This guy sounds like a total idiot. The consensus is hyperinflation? On what planet?

  • Mike

    It’s absurd to compare wages in 1930 to earning power now. Earning power now has gone no where for the middle-class in the last 15 years at least! Sure just like housing charts that love to compare 5 year charts that tell you buy cause prices have fallen. Well just 10 year chart and prices weren’t so high. And where are wages now? I’d say wages are stagnet to at least 10 years ago. Why? Because wages never followed the housing bubble. Think realtors and loan writers are living the high life now? Bubbles, these comparisons don’t always take into account these fake economies and bubbles. It’s not all upside with bubble economies which the United States has been extremely living since the end of the cold war. Wages just are not keeping up. I wonder what will happen if gas hits $4 or $5 a gallon? You think companies will just give you a raise to offset? Or will the economy stubble like it did just a few years ago?

  • Chris

    Contrary to popular understanding, the USA is not specifically a Democracy, but a Democratic Republic. We democratically elect people to represent us as a government wich then makes important decisions for us.

    That is why, in the US at least (based on the name you’re posting under I would not be surprised to find out you are not in the US, we don’t do things like “vote on outright tax on capital”.


  • JH

    The rub here is although income has increased along with inflation, so have taxes to a disproportionate degree. The governments and the banks have been the real benefactors of the inflationary system. The common worker is loosing ground when you consider taxes, fees and other costs of modern living into the equation.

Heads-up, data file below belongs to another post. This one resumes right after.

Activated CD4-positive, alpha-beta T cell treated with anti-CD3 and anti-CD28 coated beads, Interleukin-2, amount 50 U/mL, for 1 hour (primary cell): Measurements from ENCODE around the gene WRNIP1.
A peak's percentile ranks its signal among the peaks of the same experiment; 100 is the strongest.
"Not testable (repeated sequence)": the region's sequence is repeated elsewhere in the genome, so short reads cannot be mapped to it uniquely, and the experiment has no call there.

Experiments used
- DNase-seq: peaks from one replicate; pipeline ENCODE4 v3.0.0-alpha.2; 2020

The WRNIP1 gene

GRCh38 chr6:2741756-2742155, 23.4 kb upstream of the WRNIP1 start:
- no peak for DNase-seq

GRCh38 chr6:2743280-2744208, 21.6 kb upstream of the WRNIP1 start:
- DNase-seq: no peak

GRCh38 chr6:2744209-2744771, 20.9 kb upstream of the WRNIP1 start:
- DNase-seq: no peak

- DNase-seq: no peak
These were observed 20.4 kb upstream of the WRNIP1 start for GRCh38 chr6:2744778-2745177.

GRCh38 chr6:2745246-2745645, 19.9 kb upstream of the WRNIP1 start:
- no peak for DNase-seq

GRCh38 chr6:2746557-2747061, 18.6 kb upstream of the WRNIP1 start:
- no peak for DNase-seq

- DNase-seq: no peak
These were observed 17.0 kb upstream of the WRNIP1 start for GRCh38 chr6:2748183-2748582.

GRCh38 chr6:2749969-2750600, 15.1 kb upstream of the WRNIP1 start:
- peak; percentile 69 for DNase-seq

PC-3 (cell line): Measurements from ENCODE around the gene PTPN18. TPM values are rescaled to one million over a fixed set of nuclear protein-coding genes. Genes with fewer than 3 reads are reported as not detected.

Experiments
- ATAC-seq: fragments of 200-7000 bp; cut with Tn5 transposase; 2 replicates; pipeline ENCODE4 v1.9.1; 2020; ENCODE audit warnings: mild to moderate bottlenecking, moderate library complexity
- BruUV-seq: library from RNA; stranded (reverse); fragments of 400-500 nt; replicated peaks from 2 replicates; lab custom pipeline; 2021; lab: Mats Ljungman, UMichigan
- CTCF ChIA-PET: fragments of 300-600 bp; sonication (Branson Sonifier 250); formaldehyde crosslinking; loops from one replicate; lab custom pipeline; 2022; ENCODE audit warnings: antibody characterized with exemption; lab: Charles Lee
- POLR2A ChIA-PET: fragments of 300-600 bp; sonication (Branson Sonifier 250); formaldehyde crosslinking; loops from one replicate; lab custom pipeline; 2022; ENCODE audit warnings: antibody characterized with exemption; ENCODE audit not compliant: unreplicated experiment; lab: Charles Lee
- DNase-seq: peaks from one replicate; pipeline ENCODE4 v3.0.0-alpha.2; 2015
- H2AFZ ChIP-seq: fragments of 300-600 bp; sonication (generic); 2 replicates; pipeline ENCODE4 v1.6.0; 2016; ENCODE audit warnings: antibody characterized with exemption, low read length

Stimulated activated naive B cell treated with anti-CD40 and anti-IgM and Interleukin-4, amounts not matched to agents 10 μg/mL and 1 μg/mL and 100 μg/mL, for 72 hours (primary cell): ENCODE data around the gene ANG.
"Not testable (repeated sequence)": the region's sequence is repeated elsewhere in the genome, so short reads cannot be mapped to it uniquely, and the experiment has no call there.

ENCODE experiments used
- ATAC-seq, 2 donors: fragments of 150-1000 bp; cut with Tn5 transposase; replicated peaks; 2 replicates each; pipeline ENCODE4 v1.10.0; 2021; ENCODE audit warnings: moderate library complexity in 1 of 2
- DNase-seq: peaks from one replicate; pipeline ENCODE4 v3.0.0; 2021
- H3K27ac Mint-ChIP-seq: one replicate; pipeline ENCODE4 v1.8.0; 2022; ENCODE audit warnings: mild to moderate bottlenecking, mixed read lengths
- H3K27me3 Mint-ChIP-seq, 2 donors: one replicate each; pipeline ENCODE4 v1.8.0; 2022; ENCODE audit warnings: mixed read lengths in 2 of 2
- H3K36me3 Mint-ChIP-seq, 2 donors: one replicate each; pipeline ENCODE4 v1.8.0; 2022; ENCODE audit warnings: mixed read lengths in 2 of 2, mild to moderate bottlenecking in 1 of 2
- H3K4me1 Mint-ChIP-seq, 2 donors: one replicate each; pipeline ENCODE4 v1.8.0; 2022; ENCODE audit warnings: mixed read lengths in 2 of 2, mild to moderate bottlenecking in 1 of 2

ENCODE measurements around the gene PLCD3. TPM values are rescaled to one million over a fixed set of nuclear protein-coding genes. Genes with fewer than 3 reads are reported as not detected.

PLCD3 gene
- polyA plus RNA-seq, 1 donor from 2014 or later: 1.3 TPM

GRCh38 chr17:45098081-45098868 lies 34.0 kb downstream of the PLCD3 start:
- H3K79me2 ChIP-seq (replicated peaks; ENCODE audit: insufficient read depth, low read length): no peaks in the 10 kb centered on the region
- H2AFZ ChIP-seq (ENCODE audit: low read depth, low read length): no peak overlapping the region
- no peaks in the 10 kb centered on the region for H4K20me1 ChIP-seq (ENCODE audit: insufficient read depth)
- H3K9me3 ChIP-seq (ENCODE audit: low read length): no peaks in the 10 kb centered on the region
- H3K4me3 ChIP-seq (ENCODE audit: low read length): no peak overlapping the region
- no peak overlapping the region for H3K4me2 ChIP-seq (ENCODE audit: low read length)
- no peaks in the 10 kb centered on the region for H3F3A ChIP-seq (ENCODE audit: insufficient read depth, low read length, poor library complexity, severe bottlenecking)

As far as hyperinflation goes, I am seeing some very disturbing trends moving in the direction of replacing the dollar as the worlds reserve currency. If the dollar does loose that status, the resulting loss in it’s value would be worse than most people think.

  • LZ

    so what is real median household income compared to 1970? is the number significantly higher? I ASSUME CPI number is ALWAYS true here.

  • Tim Ayles

    Joe –

    I wrote an article some time back with helpful graphs to show this phenomena that the dollar losing 95% of it’s purchasing power is not a big deal due to wages as Cullen replied:

    Oscar Wilde in 1892 wrote: “What is a cynic? The man who knows the price of everything, but the value of nothing.”

    Don’t just look at the price it takes to buy something, look at the labor it requires to obtain it. I have asked the question:

    “If I have to work 15 minutes to buy 1 gallon of gas at today’s price of $3.00 per gallon, compared to 10 years from now when I may have to pay $10.00 per gallon, but only have to work 10 minutes to afford it, does the price actually matter to me?”

    You would be wise to figure that answer out.

    Adam Smith got it 235 years ago when he said:

    “The real price of everything, what every thing really costs to the man who wants to acquire it, is the toil and trouble of acquiring it…. But though labor be the real measure of the exchangeable value of all commodities, it is not that by which their value is commonly estimated…. Every commodity, besides, is more frequently exchanged for, and thereby compared with, other commodities than with labour.” – Adam Smith, The Wealth of Nations, 1776

  • Tim Ayles

    Median income is faulty for your argument here. It just measures the number in which 50% are below and 50% are above.

    let’s say we have a group of people people: